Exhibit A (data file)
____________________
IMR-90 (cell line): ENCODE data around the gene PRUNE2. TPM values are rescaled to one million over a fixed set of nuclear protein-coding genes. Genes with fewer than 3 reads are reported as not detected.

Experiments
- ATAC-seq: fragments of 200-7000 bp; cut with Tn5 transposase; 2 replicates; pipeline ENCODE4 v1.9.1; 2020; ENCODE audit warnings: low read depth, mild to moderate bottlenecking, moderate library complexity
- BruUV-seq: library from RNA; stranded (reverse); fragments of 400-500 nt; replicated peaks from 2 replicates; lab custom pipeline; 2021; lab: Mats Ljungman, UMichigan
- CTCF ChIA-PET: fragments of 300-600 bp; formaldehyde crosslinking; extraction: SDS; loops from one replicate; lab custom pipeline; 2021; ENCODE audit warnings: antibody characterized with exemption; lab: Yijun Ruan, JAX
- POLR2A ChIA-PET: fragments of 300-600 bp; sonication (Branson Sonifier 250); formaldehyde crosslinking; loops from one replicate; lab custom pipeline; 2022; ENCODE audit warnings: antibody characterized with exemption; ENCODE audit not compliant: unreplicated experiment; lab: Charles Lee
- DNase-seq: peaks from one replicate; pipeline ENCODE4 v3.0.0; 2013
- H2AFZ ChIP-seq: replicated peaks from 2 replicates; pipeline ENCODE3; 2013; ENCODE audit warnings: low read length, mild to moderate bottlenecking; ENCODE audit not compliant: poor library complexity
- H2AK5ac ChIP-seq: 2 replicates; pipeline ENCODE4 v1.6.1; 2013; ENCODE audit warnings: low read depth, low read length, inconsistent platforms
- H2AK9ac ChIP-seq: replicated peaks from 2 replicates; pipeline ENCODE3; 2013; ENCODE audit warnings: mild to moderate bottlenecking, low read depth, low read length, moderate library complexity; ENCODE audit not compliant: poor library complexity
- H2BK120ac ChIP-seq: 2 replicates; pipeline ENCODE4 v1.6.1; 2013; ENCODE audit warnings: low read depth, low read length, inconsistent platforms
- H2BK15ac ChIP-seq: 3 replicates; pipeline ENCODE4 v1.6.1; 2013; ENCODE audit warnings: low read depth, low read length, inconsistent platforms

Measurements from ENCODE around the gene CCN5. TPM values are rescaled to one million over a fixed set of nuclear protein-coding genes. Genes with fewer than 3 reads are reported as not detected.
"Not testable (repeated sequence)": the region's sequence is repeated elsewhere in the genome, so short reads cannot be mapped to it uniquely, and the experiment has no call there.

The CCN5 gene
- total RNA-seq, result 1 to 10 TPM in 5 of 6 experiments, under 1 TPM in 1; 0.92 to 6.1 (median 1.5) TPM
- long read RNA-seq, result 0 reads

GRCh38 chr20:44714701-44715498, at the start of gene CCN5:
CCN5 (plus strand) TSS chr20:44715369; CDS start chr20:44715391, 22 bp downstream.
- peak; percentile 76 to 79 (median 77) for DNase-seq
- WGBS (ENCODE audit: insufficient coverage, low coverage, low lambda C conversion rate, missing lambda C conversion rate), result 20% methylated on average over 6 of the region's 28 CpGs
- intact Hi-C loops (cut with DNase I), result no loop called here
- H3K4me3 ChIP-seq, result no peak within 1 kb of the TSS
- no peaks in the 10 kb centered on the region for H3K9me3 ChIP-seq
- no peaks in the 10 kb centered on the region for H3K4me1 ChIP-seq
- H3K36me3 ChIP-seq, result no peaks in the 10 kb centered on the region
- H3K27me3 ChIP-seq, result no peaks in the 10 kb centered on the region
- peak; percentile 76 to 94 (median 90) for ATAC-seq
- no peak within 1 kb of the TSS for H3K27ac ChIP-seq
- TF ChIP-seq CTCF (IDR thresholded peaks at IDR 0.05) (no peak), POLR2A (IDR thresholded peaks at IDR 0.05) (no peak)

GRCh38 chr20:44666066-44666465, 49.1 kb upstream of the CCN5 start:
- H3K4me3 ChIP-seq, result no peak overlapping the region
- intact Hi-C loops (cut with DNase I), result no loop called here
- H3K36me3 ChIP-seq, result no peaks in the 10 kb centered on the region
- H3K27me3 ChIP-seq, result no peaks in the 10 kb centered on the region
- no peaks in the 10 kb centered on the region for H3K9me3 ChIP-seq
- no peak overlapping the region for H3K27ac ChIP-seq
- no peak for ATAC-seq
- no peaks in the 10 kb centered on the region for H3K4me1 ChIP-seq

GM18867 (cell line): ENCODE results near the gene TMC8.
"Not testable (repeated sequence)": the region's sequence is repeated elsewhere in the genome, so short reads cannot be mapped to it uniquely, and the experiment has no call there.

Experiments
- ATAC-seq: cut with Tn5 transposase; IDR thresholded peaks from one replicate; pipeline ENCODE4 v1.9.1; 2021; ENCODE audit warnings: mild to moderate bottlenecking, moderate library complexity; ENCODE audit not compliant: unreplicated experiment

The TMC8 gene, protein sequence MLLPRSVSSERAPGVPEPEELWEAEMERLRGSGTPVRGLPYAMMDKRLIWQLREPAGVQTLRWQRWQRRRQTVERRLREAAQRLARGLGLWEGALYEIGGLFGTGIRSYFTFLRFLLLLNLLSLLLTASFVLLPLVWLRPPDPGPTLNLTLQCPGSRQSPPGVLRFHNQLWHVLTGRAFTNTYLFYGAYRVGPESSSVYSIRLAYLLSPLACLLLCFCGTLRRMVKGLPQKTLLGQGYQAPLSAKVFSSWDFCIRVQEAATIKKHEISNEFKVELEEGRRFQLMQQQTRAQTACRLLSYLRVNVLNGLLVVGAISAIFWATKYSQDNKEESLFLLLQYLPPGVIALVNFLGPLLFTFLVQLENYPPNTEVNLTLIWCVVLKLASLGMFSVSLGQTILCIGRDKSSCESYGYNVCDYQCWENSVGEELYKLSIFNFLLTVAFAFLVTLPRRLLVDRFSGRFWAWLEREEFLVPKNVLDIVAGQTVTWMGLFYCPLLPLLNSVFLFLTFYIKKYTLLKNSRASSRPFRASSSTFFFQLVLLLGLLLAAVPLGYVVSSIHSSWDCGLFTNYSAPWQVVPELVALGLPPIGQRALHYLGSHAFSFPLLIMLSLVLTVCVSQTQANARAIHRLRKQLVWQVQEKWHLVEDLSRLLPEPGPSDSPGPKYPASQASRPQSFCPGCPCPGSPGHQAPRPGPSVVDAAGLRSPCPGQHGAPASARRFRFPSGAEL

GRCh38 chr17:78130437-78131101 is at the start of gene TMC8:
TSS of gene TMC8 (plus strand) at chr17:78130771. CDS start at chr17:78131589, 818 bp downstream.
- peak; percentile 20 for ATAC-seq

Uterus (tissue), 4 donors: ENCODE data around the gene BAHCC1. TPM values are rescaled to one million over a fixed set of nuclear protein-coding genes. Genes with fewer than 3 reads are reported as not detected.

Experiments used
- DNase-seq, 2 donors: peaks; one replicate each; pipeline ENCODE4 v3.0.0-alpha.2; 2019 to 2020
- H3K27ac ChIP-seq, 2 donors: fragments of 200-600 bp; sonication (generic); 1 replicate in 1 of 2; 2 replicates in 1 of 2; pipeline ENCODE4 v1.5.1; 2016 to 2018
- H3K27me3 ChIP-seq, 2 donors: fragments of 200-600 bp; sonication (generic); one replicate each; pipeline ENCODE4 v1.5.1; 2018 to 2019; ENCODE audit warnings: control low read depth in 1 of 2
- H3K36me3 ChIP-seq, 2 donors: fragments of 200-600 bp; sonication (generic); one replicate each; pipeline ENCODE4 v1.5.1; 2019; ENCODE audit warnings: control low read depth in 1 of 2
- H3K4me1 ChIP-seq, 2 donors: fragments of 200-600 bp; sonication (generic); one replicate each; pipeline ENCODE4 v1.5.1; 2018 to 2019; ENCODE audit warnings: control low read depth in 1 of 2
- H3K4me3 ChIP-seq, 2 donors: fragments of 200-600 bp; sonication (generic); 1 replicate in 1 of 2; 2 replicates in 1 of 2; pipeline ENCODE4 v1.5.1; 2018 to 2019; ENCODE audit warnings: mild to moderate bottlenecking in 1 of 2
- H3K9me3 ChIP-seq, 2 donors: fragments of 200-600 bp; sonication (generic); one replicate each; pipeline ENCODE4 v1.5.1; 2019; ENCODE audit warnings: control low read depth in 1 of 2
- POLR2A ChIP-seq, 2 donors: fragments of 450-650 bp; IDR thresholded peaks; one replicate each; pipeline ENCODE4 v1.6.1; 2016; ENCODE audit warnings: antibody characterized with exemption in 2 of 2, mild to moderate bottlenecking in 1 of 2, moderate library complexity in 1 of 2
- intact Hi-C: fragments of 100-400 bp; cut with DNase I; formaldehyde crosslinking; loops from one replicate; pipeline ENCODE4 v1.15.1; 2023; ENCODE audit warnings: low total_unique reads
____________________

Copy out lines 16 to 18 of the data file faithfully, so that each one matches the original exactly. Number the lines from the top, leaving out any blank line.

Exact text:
- total RNA-seq, result 1 to 10 TPM in 5 of 6 experiments, under 1 TPM in 1; 0.92 to 6.1 (median 1.5) TPM
- long read RNA-seq, result 0 reads

GRCh38 chr20:44714701-44715498, at the start of gene CCN5: